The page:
Well, this update is long overdue! I meant to write it in January, but here we are. Lol.
Fred went to live with an acquaintance of mine that was looking for a horse to work with over the winter. She just bought a little farm with a nice indoor, so it seemed like a good fit. I took him there Dec 1 and he is due to come home on May 1. I'll be happy to have him him home- I miss the big red goofball!
The goal of sending him was to get him going under saddle. He wouldn't be getting formal training rides 5-6x a week like you might expect, but just 2-3 sessions. This lady isn't a trainer per se, but has started a few horses in the past.
I sat on Fred a couple of times this fall and he was having a hard time figuring out the whole "forward" part of working under saddle. This was resolved pretty quickly at the new barn. I went to see him in early January to see how he was going.
Side note: We've been in and out of lockdowns pretty much since Christmas, so I've really limited any trips to do anything. Fred's barn is over an hour away, so not a quick trip.
He was even doing a bit of trot under saddle at my first visit!
By all accounts, he has been super quiet and hasn't offered to buck or spook, even when the snow came zippering off the coverall roof! The only thing that got him a bit upset was being nipped at and followed by the lady's two heelers. Lol.
He tends to just meander along at the trot so far - the lady says that she has been working on adjusting the trot speed a bit, but that he is still pretty green. Here is a video from Jan 2, so only a month under saddle at this place. We noticed that he is just a bit NQR in the front and it would get better as she worked him and it wasn't as obvious some days vs others.
My next visit was in March and he was starting to canter a bit under saddle! Woohoo Fred. He is a bit clumsy with those long legs of his, so the lady was just working the canter when he felt steady.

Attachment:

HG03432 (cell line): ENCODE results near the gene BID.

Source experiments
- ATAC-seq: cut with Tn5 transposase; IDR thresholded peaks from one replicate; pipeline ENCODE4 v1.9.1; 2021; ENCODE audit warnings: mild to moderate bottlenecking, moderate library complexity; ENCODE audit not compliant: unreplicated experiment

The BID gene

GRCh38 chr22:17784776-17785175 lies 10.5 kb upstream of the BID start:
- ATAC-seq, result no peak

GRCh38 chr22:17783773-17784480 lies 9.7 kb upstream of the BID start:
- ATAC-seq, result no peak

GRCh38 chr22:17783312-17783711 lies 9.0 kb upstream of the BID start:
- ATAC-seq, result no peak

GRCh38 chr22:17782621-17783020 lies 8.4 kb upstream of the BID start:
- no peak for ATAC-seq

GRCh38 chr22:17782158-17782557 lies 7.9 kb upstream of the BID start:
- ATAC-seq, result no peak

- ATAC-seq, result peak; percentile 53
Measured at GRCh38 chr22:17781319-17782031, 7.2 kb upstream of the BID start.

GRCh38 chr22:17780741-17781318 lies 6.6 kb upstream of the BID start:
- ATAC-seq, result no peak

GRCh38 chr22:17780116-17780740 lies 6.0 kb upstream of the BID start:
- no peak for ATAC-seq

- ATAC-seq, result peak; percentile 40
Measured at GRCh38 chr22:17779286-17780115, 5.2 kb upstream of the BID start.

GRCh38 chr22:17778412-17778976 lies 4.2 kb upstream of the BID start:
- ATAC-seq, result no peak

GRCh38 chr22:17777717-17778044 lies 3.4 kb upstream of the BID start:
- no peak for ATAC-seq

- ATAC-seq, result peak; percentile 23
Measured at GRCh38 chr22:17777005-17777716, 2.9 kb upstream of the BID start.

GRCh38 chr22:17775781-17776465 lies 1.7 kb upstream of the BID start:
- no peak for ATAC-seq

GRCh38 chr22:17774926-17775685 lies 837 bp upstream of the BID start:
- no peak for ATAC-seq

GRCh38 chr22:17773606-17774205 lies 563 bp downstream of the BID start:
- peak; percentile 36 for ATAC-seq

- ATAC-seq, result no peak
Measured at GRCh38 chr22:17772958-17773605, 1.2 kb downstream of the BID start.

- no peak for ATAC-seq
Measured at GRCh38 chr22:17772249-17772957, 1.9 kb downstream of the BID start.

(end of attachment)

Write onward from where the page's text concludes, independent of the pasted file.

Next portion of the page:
At then end of March/early April, Fred blew two abscesses - one in each back foot... D'oh!
He needed antibiotics for the swelling and both blew out the heel bulb, so they were not pleasant for the poor guy! He has been starting back with doing a bit of walk work now, so hopefully he is ok moving forward. He did the abscess thing to me this time last year as well.
Moving forward, the vet and farrier recommended shoes for him or possibly hoof boots. I'll be measuring him for hoof boots to start, as I would prefer that over shoes to try first. He seems to get bruised soles in the transition seasons when there is lumpy frozen mud out in the paddock. He could also stay in more during those times...there are a few options to check. I also had him tested for PSSM (negative thankfully!) just to rule some things out.
|He enjoyed his bodywork session. Lol at the pally mare getting in the photo...|
I found a great bodyworker and she has worked on him for two sessions so far. I think he'll need more maintenance than an average 6yo horse due to his wacky conformation and his size. He is at least 16.3hh now, maybe even 17hh! (Note to self: buy a proper stick!). I'm really looking forward to having him home and having eyeballs on him more regularly. The lady did a good job with him, but he isn't her horse, so some things just don't get done the same way I would have. That is ok - part of the risk/considerations when sending a horse out for training.
I'm a little apprehensive about riding Fred, since he is so huge. I'm really short, so I've never really looked at or ridden tall horses. Spencer was 15hh on a good day! I'm sure I'll get used to it though, as he is really the only rideable horse I have. (Note to self: buy a new helmet)
And now I'm all caught up with Fred. More updates on the rest of the herd/life to follow!